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Real estate record and builders' guide: v. 28, no. 694: July 2, 1881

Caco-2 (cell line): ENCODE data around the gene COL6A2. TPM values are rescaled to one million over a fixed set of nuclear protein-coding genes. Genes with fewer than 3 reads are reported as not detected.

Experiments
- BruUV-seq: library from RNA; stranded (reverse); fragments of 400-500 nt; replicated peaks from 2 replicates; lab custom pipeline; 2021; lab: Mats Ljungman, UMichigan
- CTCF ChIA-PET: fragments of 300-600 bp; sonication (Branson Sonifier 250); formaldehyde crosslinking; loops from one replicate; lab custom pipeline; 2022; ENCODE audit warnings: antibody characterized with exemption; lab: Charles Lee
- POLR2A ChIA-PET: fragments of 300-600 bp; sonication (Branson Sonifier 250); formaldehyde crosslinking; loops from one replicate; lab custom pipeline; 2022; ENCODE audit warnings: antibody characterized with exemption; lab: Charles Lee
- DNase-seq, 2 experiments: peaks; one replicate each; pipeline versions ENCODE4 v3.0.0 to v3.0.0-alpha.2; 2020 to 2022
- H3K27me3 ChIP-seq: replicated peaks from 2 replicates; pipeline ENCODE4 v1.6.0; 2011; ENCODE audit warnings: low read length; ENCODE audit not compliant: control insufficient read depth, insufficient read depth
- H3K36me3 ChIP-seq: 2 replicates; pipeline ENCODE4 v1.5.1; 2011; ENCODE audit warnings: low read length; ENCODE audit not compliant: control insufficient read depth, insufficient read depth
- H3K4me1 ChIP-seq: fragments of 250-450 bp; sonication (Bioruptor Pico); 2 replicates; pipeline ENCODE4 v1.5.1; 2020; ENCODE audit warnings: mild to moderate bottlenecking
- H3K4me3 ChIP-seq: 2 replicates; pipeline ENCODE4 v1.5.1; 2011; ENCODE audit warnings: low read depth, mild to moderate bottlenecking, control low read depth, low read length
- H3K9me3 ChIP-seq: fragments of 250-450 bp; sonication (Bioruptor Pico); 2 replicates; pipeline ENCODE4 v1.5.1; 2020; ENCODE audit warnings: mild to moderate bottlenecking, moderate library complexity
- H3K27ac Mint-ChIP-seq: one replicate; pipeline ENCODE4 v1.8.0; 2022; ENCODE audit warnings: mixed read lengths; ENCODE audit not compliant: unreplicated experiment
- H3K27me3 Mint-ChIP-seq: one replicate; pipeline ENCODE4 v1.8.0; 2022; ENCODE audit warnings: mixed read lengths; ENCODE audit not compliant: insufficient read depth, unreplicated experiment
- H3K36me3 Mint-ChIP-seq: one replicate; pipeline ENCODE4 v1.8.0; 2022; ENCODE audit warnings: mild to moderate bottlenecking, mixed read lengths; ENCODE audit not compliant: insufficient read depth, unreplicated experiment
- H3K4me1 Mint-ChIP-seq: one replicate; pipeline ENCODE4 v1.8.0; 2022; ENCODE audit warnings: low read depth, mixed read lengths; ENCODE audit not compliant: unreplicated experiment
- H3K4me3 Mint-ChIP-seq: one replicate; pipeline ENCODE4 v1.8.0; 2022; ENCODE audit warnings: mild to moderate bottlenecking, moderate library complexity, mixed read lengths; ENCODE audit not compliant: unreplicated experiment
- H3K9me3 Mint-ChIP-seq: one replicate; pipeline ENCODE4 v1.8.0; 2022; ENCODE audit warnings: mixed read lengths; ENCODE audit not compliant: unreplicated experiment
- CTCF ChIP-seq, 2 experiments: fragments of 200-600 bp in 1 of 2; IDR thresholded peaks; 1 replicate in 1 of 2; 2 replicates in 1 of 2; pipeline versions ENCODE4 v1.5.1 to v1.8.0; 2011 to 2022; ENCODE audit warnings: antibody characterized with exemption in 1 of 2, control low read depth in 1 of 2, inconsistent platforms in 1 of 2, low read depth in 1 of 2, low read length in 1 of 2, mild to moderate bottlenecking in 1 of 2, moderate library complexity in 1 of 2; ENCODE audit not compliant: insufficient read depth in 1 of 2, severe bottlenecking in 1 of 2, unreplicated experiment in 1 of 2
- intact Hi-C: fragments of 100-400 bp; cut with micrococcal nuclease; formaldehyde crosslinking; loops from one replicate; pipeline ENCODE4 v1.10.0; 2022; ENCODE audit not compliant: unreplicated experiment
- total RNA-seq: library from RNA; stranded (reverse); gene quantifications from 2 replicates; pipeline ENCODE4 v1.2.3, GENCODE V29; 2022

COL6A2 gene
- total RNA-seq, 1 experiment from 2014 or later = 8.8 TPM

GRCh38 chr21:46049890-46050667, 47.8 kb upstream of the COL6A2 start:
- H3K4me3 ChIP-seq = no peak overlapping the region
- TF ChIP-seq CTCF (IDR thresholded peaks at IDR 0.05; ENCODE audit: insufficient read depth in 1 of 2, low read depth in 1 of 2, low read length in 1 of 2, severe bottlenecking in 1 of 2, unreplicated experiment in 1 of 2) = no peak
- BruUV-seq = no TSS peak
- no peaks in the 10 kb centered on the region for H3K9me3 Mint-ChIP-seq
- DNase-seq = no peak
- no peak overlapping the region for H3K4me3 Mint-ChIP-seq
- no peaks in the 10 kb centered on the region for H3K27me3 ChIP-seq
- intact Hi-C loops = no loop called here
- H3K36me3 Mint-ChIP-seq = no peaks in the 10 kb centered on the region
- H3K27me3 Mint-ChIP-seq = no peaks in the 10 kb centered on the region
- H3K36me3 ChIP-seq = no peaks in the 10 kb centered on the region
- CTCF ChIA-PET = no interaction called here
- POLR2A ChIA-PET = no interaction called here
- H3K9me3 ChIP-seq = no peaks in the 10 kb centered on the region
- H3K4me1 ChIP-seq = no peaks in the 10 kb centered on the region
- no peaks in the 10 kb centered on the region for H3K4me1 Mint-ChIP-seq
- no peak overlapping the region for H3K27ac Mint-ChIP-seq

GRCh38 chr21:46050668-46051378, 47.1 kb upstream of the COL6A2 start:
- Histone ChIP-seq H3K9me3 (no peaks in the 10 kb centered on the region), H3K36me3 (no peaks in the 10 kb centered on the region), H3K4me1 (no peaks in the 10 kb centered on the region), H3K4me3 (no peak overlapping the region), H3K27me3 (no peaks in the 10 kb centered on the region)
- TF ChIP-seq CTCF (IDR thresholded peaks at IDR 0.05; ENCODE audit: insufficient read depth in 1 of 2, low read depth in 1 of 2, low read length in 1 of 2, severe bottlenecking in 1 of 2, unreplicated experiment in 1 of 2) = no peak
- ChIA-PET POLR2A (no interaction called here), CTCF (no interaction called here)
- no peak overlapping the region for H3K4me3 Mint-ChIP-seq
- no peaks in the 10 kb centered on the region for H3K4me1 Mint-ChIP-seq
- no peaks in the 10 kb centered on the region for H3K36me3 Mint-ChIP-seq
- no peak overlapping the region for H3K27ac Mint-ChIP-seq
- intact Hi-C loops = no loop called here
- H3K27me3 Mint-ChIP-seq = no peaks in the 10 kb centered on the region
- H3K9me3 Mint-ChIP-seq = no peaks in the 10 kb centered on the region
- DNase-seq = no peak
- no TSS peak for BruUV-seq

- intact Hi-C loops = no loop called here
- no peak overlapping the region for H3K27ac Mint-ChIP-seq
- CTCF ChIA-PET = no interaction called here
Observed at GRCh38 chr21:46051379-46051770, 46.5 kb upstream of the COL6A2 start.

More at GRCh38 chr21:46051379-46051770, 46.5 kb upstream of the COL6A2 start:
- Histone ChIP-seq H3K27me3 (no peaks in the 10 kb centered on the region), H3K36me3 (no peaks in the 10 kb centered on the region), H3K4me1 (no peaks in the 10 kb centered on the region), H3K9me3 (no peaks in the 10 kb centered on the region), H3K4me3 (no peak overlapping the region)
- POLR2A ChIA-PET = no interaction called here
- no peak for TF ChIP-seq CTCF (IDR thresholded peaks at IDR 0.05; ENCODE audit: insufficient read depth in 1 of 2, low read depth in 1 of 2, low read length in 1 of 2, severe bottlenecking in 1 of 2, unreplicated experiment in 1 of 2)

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EAL Estate Record AND BUILDERS' GUIDE, Vol. XXVIII. NEW TOEK, SATUEDAT, JULY 2, 1881 No. €94 Published Weekly by The Real Estate Record Association TERMS: ONE YEAR, in advance - - - - - $6.00 Commtmications should be addressed to €. W. SWEET, 13T Broadway. J. T. LINDSEY, Busmess Manager. The talk about Manhattan Company bor¬ rowing money to pay dividends is nothing but twaddle. The Manhattan Company pays no dividends, never has, and if the present direction is kept in power, never will. The Manhattan Company has a lease of the New York and. Metropolitan Elevated Railway Companies, and their property, for which it pays a rental equivalent to 10 per cent on the respective capital stocks of the two companies, and after this is paid, the New York and Metropolitan companies de¬ clare their dividends. The Manhattan has as clearly a right to boiTOw money, if it can find people willing to lend it to pay these rents as any company or individual, and there is no law against it. One of the indications of the remarkable interest in real estate, is the large additions which have recently been made to the sub¬ scription list of the Real Estate Record. With very little soliciting the number of our subscribers has greatly increased witliin three months time. This, in part, was no doubt due to the reduction in the price of the paper. But quite apart from that, it is evident that thousands of people are interested in real estate doings, who formerly paid no atten¬ tion to prices or properties. Notwithstand¬ ing the few and unimportant offermgs, the Real Estate Exchange is crowded whenever there is a sale. The list of conveyances is surprisingly large for tliis time of the year and the official plans for new buildings teU their own story of the wonderful activity in the constraction of new and costly houses. Stocks may be dull, general markets inac¬ tive, but real estate transactions continue large. While there is no boom or excitement prices steadily tend upward. On Fourteenth street, juiit east of the Union Square theatre, some candy stores, stables and barber shops have been changed into stores suitable for first-class retail busi¬ ness. It is wonderful that property holders were so long in finding out the value of Union Square and Fourteenth street for re¬ tail trade. The great majority of the street cars from east and west, as well as from north and south, pass by Union Square. If the calculation could be made, we think it could be shown that there are more people passing through Fourteenth street from Sixth avenue to the Bowery, than on any other street of eqiial length in New York The crowd embraces more women than men and are nearly all of the buying class. No doubt, the time is coming when every house OU Fourteenth street between Sixth avenue and the Bowery, will be either a store or place of refreshment, for no city improve¬ ment is likely to diminish the crowds that throng on that thoroughfare. The application for a portion of the Park to accommodate the Brooklyn Bridge ap¬ proaches, is having one good result. It em¬ phasizes the necessity for a new HaU of Records. The present building is in every way inadequate for the storing of the records which are so vitally important to property holders in this city. Real estate transac¬ tions are now so large that the records are becoming voluminous, and require a large, roomy, incombustible structure in which to store them. It should not only be fireproof but mob proof. By all means let the Brooklyn Bridge people have what they want, for if it involves the removal of the Hall of Records, so mucli the better for the real estate interest. RAPID TRANSIT ON TERRA FIRMA, The approval by the Governor of the amendments to the Beach charter for an underground road, makes it possible that in addition to its elevated road system, New York may soon have underground transit from the Battery to the Forty-second street depot. The Central underground road may be considered as a '"dead cock in the pit." It has done nothing but publish extravagant programmes in the newspapers, for the last seven years. Even if it could raise the money to construct the work, it would be objectionable from every point of view. After the pleasant open air traveling on the elevated roads, our city people would not be willing to ride in a dark underground tun¬ nel. But as we understand it, the amend¬ ments to the Beach charter admit of the building of an underground street, the trav¬ eling on which will be as pleasant as in the open air. It is, in fact, the old Arcade plan revived, and if constructed, would give the city a new Broadway ixnder the pavement of the present avenue. There will be room for through as well as way trains ; baggage and freight could be transported without difficulty. It will admit of sidewalks for pedestrians, and ordinary vehicles can travel it, thus relieving the present Broadway sur¬ face of its swollen traffic. Admirable as is our system of elevated roads, it does not give us rapid transit. The time from South Ferry to the Harlem River, on the east side elevated, is forty-five min¬ utes. From Forty-second street to One Hun¬ dred and Twenty-ninch street is twenty-seven minutes. Contrast this with the sunken track of the Harlem road, from Forty-sec¬ ond street to Morrisiania, making all the stops, the time is only eighteen minutes. On the Hudson River road, from Forty-sec¬ ond street to Morris dock, just this side of Kingsbridge, the time is seventeen minutes, making all the stops on the so-called Dolly Varden trains. In other words, steam trav¬ eling on terra firma is about three times as fast as the elevated roads. What is needed for the annexed district, therefore, is some communication to the lower parts of the city on a surface underground trar-k, with a roadbed that would accommodate freight and packages as well as passengers. The proper persons to build the Arcade road below Forty-second street, would be the Vanderbilt family or some of the leading stockholders in the Central and Hudson River road. It would be an indisputable benefit to New York were this work under¬ taken, and would not interfere with the ele¬ vated roads, which would have an abun¬ dance of work to do in conveying passen¬ gers on the east and westsid^sof the city. But so long as the trains make numerous stoppages, it will not be possible to give the district north of the Harlem River the rapid transit demanded by those who wish to reside in the upper wards and to do business on the lower part of New York island. It ought to be possible for a passen¬ ger to take an underground car at the corner of Broadway and Wall street and be carried five miles beyond the Harlem River, by way of the Forty second street depot, within thirty-five minutes. When this can be done, the annexed district will fill rapidly with population at the expense of Brooklyn and New Jersey, But a tunnel is not to be thought of. A well lighted and ventilated underground street, which would make Broadway the most valuable property on earth, is what is needed. It would pay the Broadway prop¬ erty holders five times over w>re they to construct such a sub-street. But they have shown such extraordinary blindness as to their own interests in times past, that this work is not likely to be done by them. Nor is it probable that the Vanderbilt's will undertake the work, although it is clearly in their interest so' to do. We fear the Arcade scheme will not be realized right away, from the difficulty of getting the nec¬ essary capital. -------------------< o >■------------------ THE CROP QUESTION. Colonel Grosvenor, of the Public, has given a good deal of consideration to the wheat crop, and his conclusion is that it can not be much, if any, less than last year. He admits there wiU be some deficiency in the winter wheat crop of the Middle States, but the spring wheat of the northwest will more than make up for this deficiency. He shows very conclusively, that the National Miller's Association, whose prediction that the crop will be 150,000,000 bushels short, has been .widely published, made similar statements last year and the year before at this time, and that they unconsciously work in the interest of the bulls in wheat. Foreign crops, it is admitted, will be good, so wheat is destined to rule low whether we have a large or only a naoderate harvest. But, of course, this is all speculation and the size of the crop must remain an open question until the 20th of July. If there is a moderately good crop, we look for very qigh figures in the northwestern stocks, for